Daily Mail

House building falls for the 11th month in a row

- By Hugo Duncan

HOUSEBUILD­ING has fallen for 11 months in a row as high borrowing costs hit demand for new homes.

s&p global said its index of activity in the UK constructi­on sector – where scores below 50 show contractio­n – came in at 45.6 in october.

That was up slightly from 45 in september but still the second weakest reading since May 2020 during the depths of the Covid-19 pandemic.

The slump was steepest in house building followed by civil engineerin­g.

The analytics group’s report noted ‘signs of stabilisat­ion’ in commercial building.

‘Falling work on residentia­l constructi­on projects was widely linked to a lack of demand and subsequent cutbacks to new projects,’ the report said.

on a more positive note, builders saw the cost of doing business fall at the fastest pace for 14 years, with the

price of materials such as timber and steel, as well as transporta­tion, on the slide.

The Bank of england has raised interest rates from a record low of 0.1pc to a 15-year high of 5.25pc since December 2021 in a battle to get inflation under control. That has pushed up mortgages, and while it is hoped interest rates have peaked, a cut is not expected until well into next year.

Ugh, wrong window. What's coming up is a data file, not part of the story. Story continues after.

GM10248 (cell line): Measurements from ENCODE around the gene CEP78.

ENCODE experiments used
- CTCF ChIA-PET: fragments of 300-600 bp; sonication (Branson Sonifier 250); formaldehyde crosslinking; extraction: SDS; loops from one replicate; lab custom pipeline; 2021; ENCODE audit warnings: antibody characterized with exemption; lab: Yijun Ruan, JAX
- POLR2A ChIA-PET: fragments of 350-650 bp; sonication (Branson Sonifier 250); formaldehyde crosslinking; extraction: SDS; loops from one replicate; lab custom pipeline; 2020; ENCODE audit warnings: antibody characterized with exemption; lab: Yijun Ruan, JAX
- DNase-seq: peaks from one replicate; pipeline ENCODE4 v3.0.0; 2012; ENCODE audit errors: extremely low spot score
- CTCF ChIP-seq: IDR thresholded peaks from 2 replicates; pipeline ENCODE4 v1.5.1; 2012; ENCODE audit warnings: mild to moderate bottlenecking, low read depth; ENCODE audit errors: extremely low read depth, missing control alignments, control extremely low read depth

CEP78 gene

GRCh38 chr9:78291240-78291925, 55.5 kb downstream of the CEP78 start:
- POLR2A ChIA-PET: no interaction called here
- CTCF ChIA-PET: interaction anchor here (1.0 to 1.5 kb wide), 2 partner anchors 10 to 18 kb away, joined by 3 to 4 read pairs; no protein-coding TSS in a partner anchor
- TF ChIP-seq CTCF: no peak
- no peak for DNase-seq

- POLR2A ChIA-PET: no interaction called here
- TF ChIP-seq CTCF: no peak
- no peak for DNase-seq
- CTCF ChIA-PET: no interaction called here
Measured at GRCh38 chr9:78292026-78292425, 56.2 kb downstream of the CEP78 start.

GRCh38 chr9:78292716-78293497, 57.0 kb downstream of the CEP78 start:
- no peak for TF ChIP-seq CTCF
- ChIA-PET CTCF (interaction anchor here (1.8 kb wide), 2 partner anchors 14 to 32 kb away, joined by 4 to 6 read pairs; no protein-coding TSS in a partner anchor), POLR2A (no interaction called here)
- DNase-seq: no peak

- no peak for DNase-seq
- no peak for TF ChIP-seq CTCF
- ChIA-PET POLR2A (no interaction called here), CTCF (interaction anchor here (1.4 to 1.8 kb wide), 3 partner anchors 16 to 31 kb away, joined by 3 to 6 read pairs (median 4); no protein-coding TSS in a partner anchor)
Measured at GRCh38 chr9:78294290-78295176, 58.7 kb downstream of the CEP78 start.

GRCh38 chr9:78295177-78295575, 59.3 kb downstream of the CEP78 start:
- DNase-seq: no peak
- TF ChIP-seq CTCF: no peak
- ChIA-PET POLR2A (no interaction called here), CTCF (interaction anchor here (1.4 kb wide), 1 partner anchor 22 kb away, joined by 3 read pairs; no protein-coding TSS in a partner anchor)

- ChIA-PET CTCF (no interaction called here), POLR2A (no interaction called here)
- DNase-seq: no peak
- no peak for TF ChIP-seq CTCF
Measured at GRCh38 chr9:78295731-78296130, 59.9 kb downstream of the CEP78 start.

Higher borrowing costs have slammed the brakes on the

housing market with builders scaling back constructi­on plans as a result.

John glen, chief economist at the Chartered institute of procuremen­t & supply, said: ‘The silver lining is that high borrowing costs are having their intended effect of putting the brakes on rising inflation.

‘However, there is no doubt that UK constructi­on is in a difficult period and there will likely be further challengin­g months to come.’

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